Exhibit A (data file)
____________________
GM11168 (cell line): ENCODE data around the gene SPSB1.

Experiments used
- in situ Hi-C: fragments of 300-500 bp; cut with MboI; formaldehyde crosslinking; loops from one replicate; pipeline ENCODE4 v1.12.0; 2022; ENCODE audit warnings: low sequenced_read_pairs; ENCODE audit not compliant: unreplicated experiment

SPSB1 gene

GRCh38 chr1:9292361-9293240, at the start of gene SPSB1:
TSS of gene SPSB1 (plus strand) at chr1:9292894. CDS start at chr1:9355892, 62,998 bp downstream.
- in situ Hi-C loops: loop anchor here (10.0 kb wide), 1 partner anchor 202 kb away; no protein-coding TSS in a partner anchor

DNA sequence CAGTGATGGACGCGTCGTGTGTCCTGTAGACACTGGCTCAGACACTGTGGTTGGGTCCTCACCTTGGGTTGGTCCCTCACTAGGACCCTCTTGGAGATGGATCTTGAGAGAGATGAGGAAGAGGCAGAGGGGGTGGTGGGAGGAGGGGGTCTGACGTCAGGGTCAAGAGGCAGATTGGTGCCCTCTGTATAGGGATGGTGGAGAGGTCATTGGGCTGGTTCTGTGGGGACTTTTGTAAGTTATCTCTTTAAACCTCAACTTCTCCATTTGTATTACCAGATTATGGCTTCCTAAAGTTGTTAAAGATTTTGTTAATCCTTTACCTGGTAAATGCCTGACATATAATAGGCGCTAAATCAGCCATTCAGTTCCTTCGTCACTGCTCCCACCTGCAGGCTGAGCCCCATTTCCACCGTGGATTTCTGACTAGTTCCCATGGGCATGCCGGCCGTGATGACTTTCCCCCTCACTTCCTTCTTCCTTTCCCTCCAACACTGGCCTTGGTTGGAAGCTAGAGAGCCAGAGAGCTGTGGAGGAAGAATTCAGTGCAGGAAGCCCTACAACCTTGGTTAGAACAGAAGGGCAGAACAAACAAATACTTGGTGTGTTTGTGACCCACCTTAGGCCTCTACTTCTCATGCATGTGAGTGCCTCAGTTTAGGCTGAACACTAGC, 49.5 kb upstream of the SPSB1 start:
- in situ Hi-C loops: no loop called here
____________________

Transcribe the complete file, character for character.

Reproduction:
GM11168 (cell line): ENCODE data around the gene SPSB1.

Experiments used
- in situ Hi-C: fragments of 300-500 bp; cut with MboI; formaldehyde crosslinking; loops from one replicate; pipeline ENCODE4 v1.12.0; 2022; ENCODE audit warnings: low sequenced_read_pairs; ENCODE audit not compliant: unreplicated experiment

SPSB1 gene

GRCh38 chr1:9292361-9293240, at the start of gene SPSB1:
TSS of gene SPSB1 (plus strand) at chr1:9292894. CDS start at chr1:9355892, 62,998 bp downstream.
- in situ Hi-C loops: loop anchor here (10.0 kb wide), 1 partner anchor 202 kb away; no protein-coding TSS in a partner anchor

DNA sequence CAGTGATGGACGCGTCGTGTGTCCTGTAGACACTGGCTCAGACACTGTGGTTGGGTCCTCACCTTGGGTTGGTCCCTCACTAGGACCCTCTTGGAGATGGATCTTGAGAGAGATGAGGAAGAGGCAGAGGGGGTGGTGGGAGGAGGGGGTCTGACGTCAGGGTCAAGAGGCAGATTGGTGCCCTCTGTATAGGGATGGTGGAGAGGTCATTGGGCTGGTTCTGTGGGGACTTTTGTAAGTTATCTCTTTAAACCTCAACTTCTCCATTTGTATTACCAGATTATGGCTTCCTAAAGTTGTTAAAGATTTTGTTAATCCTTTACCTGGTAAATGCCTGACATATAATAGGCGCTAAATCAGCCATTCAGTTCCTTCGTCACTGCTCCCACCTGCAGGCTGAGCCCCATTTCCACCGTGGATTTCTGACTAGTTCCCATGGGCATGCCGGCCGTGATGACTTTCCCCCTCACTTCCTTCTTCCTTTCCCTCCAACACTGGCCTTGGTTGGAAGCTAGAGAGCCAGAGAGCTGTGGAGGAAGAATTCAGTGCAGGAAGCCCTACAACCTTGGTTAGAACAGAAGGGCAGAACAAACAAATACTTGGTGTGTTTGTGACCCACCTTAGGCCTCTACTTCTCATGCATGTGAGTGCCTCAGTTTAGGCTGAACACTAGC, 49.5 kb upstream of the SPSB1 start:
- in situ Hi-C loops: no loop called here